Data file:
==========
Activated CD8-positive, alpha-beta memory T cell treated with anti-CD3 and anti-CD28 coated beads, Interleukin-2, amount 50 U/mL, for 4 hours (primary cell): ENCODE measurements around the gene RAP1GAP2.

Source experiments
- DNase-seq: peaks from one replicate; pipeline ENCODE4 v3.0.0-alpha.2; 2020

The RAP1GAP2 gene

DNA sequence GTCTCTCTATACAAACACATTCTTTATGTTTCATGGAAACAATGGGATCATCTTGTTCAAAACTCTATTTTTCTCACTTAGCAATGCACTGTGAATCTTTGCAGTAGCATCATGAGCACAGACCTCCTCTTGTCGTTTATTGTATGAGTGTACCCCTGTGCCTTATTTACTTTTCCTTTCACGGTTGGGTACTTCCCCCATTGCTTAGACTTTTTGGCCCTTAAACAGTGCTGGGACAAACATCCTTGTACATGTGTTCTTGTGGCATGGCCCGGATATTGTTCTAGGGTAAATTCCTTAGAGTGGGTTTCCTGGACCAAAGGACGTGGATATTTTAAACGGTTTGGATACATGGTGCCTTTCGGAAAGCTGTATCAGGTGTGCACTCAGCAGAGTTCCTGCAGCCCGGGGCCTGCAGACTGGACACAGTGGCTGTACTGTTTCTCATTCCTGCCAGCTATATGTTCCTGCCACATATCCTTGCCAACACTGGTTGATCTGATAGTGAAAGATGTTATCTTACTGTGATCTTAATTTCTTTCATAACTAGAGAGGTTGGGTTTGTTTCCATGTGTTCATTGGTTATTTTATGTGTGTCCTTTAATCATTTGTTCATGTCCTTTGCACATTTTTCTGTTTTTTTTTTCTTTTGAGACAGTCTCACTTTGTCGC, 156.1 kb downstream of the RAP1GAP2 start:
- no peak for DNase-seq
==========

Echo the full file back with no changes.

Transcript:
Activated CD8-positive, alpha-beta memory T cell treated with anti-CD3 and anti-CD28 coated beads, Interleukin-2, amount 50 U/mL, for 4 hours (primary cell): ENCODE measurements around the gene RAP1GAP2.

Source experiments
- DNase-seq: peaks from one replicate; pipeline ENCODE4 v3.0.0-alpha.2; 2020

The RAP1GAP2 gene

DNA sequence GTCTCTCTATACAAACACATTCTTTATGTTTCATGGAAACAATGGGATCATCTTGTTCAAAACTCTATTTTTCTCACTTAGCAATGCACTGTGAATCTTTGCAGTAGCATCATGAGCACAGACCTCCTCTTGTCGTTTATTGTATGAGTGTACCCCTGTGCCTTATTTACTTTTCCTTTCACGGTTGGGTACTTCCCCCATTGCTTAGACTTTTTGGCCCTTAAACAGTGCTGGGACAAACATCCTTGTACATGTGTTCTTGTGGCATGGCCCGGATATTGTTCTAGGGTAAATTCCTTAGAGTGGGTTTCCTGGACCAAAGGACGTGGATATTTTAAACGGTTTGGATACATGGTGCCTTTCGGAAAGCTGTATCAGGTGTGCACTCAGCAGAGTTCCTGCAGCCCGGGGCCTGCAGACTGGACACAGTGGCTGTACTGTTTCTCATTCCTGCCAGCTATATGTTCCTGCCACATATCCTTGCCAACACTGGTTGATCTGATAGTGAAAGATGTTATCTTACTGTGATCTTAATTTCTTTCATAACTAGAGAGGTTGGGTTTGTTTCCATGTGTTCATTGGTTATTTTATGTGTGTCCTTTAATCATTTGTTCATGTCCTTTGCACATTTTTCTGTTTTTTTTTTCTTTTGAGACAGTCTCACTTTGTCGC, 156.1 kb downstream of the RAP1GAP2 start:
- no peak for DNase-seq